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Published February 2021 | Published
Journal Article Open

SpikeDeep-classifier: a deep-learning based fully automatic offline spike sorting algorithm


Objective. Advancements in electrode design have resulted in micro-electrode arrays with hundreds of channels for single cell recordings. In the resulting electrophysiological recordings, each implanted electrode can record spike activity (SA) of one or more neurons along with background activity (BA). The aim of this study is to isolate SA of each neural source. This process is called spike sorting or spike classification. Advanced spike sorting algorithms are time consuming because of the human intervention at various stages of the pipeline. Current approaches lack generalization because the values of hyperparameters are not fixed, even for multiple recording sessions of the same subject. In this study, a fully automatic spike sorting algorithm called "SpikeDeep-Classifier" is proposed. The values of hyperparameters remain fixed for all the evaluation data. Approach. The proposed approach is based on our previous study (SpikeDeeptector) and a novel background activity rejector (BAR), which are both supervised learning algorithms and an unsupervised learning algorithm (K-means). SpikeDeeptector and BAR are used to extract meaningful channels and remove BA from the extracted meaningful channels, respectively. The process of clustering becomes straight-forward once the BA is completely removed from the data. Then, K-means with a predefined maximum number of clusters is applied on the remaining data originating from neural sources only. Lastly, a similarity-based criterion and a threshold are used to keep distinct clusters and merge similar looking clusters. The proposed approach is called cluster accept or merge (CAOM) and it has only two hyperparameters (maximum number of clusters and similarity threshold) which are kept fixed for all the evaluation data after tuning. Main Results. We compared the results of our algorithm with ground-truth labels. The algorithm is evaluated on data of human patients and publicly available labeled non-human primates (NHPs) datasets. The average accuracy of BAR on datasets of human patients is 92.3% which is further reduced to 88.03% after (K-means + CAOM). In addition, the average accuracy of BAR on a publicly available labeled dataset of NHPs is 95.40% which reduces to 86.95% after (K-mean + CAOM). Lastly, we compared the performance of the SpikeDeep-Classifier with two human experts, where SpikeDeep-Classifier has produced comparable results. Significance. The results demonstrate that "SpikeDeep-Classifier" possesses the ability to generalize well on a versatile dataset and henceforth provides a generalized well on a versatile dataset and henceforth provides a generalized and fully automated solution to offline spike sorting.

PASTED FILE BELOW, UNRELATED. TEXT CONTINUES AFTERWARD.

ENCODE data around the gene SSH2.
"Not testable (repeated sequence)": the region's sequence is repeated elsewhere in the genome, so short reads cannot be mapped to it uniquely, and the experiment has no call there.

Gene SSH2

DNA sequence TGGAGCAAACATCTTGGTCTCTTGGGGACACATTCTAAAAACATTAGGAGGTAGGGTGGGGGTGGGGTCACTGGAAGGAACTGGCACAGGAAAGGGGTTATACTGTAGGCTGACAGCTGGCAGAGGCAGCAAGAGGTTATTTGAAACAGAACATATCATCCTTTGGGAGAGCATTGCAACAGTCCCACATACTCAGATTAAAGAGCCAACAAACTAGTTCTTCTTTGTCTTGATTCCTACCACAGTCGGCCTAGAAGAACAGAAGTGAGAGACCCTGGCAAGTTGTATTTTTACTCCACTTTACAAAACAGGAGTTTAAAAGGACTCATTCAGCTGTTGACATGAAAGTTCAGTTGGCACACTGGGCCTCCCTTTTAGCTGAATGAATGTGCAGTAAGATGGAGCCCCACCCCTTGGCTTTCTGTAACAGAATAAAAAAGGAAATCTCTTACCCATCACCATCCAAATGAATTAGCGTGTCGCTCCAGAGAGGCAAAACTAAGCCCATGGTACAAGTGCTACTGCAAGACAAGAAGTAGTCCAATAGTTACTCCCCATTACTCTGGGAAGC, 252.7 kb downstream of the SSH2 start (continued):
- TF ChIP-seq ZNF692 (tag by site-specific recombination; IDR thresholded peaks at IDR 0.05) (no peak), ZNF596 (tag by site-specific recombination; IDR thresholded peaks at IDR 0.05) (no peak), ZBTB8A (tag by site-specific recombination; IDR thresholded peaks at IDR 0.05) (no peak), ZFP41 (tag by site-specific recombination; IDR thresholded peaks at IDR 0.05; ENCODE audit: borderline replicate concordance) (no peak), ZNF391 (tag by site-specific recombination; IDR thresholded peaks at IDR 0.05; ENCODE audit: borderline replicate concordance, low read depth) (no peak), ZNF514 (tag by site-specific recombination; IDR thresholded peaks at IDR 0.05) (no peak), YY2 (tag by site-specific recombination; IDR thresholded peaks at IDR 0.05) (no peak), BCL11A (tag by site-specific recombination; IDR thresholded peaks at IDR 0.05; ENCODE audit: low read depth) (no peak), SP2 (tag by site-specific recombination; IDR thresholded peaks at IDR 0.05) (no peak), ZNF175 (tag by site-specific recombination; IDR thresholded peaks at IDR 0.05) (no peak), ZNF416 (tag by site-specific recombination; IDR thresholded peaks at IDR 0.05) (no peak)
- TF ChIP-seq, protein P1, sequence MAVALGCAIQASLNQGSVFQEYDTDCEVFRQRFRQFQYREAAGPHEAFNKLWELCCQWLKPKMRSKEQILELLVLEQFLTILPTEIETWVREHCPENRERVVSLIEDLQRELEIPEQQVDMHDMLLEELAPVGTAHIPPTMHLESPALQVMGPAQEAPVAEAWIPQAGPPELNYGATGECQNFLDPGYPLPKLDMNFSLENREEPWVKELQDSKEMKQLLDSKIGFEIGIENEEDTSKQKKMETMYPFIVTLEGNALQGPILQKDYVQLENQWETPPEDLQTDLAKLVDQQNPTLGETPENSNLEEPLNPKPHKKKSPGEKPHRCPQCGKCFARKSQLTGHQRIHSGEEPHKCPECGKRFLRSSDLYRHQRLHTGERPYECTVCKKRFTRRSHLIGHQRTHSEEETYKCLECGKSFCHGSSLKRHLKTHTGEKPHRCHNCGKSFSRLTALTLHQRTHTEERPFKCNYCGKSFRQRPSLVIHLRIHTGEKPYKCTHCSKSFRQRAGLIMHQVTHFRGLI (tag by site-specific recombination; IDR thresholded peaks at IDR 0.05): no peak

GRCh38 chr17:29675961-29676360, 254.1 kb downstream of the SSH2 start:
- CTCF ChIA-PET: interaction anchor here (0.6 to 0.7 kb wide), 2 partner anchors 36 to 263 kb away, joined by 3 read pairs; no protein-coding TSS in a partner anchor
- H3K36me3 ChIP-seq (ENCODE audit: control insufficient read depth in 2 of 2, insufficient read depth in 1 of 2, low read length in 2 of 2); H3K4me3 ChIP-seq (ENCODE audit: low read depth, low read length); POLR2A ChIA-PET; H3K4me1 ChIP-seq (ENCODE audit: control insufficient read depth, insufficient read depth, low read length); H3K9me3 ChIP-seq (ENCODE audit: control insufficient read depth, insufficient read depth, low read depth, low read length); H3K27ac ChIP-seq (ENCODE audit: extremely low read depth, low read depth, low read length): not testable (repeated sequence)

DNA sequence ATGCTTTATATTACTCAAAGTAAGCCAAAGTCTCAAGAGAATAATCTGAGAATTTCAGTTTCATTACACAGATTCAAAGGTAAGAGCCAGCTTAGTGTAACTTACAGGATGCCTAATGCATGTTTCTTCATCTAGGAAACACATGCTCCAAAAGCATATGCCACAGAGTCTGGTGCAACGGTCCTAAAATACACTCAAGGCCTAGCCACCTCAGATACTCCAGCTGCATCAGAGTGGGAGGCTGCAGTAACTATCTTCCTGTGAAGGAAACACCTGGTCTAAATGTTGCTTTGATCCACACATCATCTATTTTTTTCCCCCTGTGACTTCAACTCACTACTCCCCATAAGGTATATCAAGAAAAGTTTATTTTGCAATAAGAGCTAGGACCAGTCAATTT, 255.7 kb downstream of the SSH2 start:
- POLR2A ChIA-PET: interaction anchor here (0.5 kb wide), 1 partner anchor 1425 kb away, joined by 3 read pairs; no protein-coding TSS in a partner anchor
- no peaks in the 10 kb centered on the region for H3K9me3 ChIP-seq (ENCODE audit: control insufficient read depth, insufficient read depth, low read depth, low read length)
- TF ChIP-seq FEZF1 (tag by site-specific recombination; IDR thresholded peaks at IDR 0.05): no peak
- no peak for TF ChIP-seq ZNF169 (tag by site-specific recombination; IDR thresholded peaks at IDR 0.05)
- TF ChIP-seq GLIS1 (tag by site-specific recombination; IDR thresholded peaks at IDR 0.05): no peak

Additional Information

© 2021 The Author(s). Published by IOP Publishing Ltd. Original content from this work may be used under the terms of the Creative Commons Attribution 4.0 licence. Any further distribution of this work must maintain attribution to the author(s) and the title of the work, journal citation and DOI. Received 18 September 2020; Accepted 9 November 2020; Published 5 February 2021. This study was funded by the Deustche Forschungsgemeinschafts (DFG, German Research Foundation) under projects number KL 2990/1-1 – Emmy Noether Program, and 122679504 – SFB 874. We would also like to acknowledge Nina Misselwithz for providing clinical support during the recording sessions of the epilepsy patients.

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Published - Saif-ur-Rehman_2021_J._Neural_Eng._18_016009.pdf


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August 20, 2023
December 22, 2023